My next step is to go around and ask the neighbours for scion wood from their Prunus trees, or deftly slip broken branches in my pocket when I am at the greenhouse (I’m on a budget, after all). These can be grafted on to the Mirabelle rootstock, and, pending compatibility and the strength of the graft, produce their unique fruits on one branch. Prunus species cross-pollinate each other, bloom at different times, and have an array of different blossom colours, meaning such a “fruit salad tree” will have bigger, more vigorous fruit, a longer blooming period, and a number of different colours.

Similar trees can be accomplished by grafting members of the Citrus genus (oranges, lemons, grapefruits, limes, tangerines, citrons, etc.), the Malus genus (apples, crabapples), or between the Cydonia and Pyrus genera (quince and pears).

A citrus fruit salad tree

In theory, you really only need four trees, and you can cultivate hundreds of species of fruit in your own backyard!

To get started, here is a “Grafting 101" tutorial. May this inspire you to great Frankentrees of your own!

#Edible Forest Gardening 101: Cross Pollination

One of my many forays into the wonderful world of retail was working at a garden centre, as a “trees and shrub sales associate.” It was a crash course in memorising pertinent information on plants, in order to best advise the customers.

In selling plants in the genus Prunus (plums, cherries, almonds, peaches, nectarines, bird cherries, sloe, and others), this meant closing my eyes and picturing a chart on cross-pollination every time I informed a customer they couldn’t purchase a single tree, and still expect fruit.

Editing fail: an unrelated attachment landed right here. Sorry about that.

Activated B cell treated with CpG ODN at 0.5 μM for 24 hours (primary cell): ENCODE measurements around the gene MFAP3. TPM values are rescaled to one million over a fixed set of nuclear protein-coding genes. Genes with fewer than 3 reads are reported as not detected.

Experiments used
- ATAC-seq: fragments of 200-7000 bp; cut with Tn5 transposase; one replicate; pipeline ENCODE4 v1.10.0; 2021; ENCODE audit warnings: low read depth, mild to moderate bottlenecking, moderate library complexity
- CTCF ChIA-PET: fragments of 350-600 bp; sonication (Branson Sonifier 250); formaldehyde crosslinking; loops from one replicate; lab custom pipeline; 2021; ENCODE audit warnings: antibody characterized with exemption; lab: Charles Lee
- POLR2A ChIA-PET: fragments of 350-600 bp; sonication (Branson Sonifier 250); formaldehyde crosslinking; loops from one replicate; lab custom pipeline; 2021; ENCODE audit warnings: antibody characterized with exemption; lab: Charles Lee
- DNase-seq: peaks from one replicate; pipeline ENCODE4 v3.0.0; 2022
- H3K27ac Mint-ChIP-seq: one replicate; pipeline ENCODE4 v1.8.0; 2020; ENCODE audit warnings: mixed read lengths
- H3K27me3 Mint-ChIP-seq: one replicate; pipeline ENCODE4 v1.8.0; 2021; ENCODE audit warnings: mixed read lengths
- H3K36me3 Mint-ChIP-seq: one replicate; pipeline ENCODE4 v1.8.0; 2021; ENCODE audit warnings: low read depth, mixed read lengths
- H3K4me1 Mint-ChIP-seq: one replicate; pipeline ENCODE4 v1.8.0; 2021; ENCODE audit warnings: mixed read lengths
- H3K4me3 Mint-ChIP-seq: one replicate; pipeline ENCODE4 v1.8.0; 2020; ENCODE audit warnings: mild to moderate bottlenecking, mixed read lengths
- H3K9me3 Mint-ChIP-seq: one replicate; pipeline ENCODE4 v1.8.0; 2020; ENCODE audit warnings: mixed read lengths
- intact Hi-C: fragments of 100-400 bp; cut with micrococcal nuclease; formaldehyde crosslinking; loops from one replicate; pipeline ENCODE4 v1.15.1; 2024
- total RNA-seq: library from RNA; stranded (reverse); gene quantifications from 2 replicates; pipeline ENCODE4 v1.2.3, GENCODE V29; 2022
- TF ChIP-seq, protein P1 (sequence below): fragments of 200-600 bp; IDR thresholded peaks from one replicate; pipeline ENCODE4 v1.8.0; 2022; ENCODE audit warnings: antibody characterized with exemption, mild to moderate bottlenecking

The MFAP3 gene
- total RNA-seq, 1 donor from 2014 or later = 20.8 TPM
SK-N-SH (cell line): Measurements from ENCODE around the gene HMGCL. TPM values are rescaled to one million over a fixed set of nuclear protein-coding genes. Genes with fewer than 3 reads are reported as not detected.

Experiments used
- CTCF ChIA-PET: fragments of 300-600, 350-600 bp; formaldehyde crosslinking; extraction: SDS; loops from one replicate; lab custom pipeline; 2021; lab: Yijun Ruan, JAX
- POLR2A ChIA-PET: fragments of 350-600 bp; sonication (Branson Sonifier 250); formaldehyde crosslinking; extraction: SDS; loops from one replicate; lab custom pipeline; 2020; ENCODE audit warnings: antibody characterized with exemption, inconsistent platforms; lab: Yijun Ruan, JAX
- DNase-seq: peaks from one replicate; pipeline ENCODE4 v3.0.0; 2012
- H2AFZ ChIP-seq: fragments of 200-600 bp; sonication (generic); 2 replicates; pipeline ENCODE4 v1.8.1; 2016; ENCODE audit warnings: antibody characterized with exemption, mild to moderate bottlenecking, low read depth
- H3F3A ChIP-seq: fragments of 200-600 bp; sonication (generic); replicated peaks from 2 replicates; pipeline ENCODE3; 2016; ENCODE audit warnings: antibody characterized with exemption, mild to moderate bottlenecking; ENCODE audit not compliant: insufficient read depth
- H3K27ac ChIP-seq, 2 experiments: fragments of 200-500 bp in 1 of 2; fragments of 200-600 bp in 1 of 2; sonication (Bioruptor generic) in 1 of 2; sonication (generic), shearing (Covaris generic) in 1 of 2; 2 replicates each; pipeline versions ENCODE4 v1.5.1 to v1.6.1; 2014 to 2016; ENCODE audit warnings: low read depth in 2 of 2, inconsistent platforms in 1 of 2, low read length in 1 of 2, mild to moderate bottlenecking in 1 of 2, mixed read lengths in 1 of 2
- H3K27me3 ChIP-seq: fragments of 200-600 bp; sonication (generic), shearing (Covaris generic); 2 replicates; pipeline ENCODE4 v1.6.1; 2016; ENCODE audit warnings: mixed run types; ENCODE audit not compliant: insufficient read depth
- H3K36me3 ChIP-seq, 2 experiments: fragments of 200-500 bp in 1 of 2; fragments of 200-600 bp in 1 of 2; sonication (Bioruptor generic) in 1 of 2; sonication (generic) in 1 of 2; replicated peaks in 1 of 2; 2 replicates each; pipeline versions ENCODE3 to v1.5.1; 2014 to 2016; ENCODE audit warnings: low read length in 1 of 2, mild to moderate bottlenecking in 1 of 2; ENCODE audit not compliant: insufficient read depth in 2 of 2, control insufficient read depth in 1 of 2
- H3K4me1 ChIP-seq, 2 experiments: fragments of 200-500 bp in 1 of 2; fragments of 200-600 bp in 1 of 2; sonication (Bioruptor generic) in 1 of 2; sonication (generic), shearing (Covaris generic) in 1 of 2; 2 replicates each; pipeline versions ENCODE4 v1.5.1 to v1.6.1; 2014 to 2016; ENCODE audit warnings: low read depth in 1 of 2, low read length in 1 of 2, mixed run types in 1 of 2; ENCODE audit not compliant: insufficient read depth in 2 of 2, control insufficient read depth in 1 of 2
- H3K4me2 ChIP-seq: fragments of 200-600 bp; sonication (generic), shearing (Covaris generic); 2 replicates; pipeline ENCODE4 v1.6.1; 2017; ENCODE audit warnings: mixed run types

Bron & Sons Nursery Co.

Many (but not all) Prunus are “self-incompatible,” in that they need to be pollinated by a different, but closely related species, subspecies, cultivar, or variety. We often got around this by selling trees that were grafted with 4-5 different compatible species/subspecies/cultivars/varieties, like the “tree of 40 fruit.”

Further, blooming times have to overlap significantly in order to guarantee a fruit set: different plants in this genus have different seasonal windows in which they bloom, and this is further complicated by the fact that the rootstock onto which a tree is grafted can alter flowering time.

Beyond that, there are genetic restrictions on which trees can successfully share reproductive material with each other. Take the Prunus example again: